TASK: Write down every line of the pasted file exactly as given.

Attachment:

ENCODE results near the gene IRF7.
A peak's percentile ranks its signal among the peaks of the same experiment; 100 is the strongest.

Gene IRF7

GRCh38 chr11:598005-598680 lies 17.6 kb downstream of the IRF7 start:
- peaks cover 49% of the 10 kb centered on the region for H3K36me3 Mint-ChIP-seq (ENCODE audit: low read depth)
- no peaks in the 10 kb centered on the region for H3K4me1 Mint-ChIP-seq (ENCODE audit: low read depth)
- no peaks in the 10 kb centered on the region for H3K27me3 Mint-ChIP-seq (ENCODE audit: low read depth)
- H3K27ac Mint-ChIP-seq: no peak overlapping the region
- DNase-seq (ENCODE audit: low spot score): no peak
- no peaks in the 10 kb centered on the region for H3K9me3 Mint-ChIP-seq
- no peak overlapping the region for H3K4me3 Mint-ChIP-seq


ENCODE results near the gene IRF7.
A peak's percentile ranks its signal among the peaks of the same experiment; 100 is the strongest.

Gene IRF7

GRCh38 chr11:598005-598680 lies 17.6 kb downstream of the IRF7 start:
- peaks cover 49% of the 10 kb centered on the region for H3K36me3 Mint-ChIP-seq (ENCODE audit: low read depth)
- no peaks in the 10 kb centered on the region for H3K4me1 Mint-ChIP-seq (ENCODE audit: low read depth)
- no peaks in the 10 kb centered on the region for H3K27me3 Mint-ChIP-seq (ENCODE audit: low read depth)
- H3K27ac Mint-ChIP-seq: no peak overlapping the region
- DNase-seq (ENCODE audit: low spot score): no peak
- no peaks in the 10 kb centered on the region for H3K9me3 Mint-ChIP-seq
- no peak overlapping the region for H3K4me3 Mint-ChIP-seq